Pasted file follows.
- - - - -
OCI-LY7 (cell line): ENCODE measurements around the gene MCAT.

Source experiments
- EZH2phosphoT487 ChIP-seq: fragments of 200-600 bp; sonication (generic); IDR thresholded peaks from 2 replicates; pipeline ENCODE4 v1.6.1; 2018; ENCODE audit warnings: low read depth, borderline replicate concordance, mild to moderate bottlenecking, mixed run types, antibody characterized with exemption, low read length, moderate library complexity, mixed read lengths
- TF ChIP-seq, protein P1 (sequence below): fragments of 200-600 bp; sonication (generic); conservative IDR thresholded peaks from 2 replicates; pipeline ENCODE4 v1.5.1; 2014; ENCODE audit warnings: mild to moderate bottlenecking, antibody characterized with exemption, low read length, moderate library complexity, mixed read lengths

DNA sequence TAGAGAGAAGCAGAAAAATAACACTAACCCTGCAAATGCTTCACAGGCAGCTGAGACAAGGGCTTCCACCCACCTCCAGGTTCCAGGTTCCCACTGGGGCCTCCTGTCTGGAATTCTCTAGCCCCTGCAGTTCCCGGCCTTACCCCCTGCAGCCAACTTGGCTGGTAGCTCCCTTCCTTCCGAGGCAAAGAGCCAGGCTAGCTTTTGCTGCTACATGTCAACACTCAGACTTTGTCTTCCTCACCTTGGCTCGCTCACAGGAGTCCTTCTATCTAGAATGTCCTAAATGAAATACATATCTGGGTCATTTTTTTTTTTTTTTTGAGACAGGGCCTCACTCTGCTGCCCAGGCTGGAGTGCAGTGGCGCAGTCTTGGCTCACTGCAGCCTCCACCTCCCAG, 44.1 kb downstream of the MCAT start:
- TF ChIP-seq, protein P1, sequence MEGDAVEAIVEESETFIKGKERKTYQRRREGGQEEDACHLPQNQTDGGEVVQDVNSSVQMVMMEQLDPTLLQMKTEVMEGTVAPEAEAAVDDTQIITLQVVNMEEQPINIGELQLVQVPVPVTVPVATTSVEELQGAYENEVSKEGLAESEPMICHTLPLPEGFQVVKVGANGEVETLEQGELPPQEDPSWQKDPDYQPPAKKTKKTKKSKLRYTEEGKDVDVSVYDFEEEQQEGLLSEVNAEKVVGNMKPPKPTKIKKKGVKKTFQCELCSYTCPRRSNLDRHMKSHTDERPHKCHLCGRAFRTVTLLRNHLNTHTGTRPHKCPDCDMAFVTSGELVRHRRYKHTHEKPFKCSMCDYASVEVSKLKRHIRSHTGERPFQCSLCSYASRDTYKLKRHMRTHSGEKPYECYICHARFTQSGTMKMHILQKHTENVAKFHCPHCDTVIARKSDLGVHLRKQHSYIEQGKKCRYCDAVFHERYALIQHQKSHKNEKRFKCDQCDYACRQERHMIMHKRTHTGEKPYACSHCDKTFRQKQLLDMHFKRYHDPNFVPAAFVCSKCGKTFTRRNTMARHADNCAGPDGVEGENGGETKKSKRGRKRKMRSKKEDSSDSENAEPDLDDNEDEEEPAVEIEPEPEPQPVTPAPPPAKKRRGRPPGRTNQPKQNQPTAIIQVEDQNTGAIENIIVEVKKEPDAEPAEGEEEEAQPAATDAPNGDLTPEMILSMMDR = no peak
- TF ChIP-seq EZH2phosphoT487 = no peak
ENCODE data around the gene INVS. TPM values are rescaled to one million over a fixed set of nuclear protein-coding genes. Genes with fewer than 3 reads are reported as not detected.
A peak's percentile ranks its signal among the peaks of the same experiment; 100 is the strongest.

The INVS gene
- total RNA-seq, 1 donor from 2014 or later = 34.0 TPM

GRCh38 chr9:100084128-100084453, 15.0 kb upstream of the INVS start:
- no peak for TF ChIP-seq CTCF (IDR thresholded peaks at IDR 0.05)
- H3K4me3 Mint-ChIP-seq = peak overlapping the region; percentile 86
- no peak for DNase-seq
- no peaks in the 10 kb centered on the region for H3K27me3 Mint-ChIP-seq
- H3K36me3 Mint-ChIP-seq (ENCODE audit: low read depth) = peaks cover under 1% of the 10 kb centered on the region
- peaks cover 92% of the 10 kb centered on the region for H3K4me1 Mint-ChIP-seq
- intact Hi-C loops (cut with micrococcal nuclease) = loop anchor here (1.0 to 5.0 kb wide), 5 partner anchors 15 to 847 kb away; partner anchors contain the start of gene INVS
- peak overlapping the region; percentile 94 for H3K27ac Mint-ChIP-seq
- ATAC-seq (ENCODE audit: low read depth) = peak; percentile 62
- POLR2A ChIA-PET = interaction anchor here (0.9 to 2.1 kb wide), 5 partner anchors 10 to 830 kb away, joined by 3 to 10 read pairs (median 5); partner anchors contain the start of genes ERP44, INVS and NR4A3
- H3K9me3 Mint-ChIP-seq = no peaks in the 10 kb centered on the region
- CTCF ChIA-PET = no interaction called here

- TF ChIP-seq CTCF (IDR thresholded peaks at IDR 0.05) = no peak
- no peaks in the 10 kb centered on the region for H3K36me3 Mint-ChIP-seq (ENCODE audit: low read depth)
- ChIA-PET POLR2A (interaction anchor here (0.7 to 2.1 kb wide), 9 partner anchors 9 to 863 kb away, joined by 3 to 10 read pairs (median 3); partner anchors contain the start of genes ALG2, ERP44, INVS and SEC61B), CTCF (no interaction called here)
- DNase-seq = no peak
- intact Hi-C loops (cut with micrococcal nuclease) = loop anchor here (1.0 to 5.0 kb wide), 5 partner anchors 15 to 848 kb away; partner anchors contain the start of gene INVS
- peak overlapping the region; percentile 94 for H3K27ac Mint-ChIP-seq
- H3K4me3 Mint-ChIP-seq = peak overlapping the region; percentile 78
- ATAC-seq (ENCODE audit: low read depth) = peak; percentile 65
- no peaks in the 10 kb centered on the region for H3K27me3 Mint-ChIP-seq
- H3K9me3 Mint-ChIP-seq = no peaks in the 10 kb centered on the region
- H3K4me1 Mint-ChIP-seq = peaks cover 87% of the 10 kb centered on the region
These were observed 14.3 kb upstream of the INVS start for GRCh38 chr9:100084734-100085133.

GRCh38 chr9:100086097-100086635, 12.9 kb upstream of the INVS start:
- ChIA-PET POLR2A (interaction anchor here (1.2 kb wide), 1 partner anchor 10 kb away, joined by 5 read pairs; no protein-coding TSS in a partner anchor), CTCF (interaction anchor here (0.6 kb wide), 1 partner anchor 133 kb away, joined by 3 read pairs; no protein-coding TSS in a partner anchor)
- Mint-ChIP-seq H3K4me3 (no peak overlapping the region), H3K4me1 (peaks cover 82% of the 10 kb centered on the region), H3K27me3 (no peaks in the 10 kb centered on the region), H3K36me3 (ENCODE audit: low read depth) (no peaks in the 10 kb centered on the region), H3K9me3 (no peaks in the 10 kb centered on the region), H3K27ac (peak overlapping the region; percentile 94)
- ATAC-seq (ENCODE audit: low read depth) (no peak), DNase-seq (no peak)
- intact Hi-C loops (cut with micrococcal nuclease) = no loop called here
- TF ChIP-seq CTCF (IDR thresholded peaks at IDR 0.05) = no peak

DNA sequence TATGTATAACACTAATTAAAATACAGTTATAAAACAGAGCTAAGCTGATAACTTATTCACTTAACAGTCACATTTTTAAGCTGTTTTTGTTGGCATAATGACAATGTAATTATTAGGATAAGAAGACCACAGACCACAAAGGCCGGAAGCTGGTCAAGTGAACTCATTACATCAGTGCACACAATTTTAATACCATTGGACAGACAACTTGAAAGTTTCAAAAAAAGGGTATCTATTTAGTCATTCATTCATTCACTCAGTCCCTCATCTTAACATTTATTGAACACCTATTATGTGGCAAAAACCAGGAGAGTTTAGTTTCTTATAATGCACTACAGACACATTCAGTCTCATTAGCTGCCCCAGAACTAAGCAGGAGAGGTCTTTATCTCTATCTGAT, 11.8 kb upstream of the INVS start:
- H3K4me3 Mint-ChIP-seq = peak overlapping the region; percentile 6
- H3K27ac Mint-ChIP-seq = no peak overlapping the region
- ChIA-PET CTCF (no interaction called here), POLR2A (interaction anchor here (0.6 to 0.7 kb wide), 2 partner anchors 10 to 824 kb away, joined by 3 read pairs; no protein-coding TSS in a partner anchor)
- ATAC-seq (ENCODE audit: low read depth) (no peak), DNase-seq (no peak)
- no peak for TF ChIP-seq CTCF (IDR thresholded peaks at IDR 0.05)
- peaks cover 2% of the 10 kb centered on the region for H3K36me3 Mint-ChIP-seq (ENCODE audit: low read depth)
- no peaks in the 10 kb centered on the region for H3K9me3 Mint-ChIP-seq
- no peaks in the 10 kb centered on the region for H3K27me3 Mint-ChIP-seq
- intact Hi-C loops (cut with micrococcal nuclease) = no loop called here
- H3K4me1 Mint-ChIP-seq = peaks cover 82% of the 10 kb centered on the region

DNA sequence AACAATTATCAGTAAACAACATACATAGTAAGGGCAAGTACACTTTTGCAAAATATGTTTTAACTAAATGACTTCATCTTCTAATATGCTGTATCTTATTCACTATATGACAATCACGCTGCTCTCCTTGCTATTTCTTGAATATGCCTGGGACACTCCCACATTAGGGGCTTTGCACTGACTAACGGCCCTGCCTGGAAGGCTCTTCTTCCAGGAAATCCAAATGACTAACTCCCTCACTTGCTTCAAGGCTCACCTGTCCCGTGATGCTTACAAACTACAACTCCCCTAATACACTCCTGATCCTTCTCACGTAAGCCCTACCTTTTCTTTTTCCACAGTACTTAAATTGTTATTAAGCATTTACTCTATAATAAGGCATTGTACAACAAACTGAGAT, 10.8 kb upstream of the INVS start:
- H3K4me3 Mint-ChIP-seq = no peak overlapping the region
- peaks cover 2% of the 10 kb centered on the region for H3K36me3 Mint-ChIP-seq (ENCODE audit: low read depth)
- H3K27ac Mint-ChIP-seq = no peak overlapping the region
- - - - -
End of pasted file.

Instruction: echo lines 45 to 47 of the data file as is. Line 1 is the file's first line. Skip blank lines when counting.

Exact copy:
- H3K27ac Mint-ChIP-seq = no peak overlapping the region
- ChIA-PET CTCF (no interaction called here), POLR2A (interaction anchor here (0.6 to 0.7 kb wide), 2 partner anchors 10 to 824 kb away, joined by 3 read pairs; no protein-coding TSS in a partner anchor)
- ATAC-seq (ENCODE audit: low read depth) (no peak), DNase-seq (no peak)